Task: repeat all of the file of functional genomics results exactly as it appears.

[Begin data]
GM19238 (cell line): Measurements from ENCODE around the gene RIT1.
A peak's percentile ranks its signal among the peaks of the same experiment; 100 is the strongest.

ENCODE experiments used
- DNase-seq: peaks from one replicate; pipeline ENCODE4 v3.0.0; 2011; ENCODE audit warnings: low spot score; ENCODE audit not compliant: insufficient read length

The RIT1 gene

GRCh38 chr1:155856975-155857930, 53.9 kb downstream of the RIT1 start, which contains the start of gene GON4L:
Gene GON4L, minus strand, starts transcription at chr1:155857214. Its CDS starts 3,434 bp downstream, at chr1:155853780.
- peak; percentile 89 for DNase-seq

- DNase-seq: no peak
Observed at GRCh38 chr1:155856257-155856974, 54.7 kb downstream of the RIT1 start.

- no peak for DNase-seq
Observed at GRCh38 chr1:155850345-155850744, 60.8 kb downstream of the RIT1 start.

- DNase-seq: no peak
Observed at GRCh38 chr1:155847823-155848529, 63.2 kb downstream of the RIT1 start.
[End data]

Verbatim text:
GM19238 (cell line): Measurements from ENCODE around the gene RIT1.
A peak's percentile ranks its signal among the peaks of the same experiment; 100 is the strongest.

ENCODE experiments used
- DNase-seq: peaks from one replicate; pipeline ENCODE4 v3.0.0; 2011; ENCODE audit warnings: low spot score; ENCODE audit not compliant: insufficient read length

The RIT1 gene

GRCh38 chr1:155856975-155857930, 53.9 kb downstream of the RIT1 start, which contains the start of gene GON4L:
Gene GON4L, minus strand, starts transcription at chr1:155857214. Its CDS starts 3,434 bp downstream, at chr1:155853780.
- peak; percentile 89 for DNase-seq

- DNase-seq: no peak
Observed at GRCh38 chr1:155856257-155856974, 54.7 kb downstream of the RIT1 start.

- no peak for DNase-seq
Observed at GRCh38 chr1:155850345-155850744, 60.8 kb downstream of the RIT1 start.

- DNase-seq: no peak
Observed at GRCh38 chr1:155847823-155848529, 63.2 kb downstream of the RIT1 start.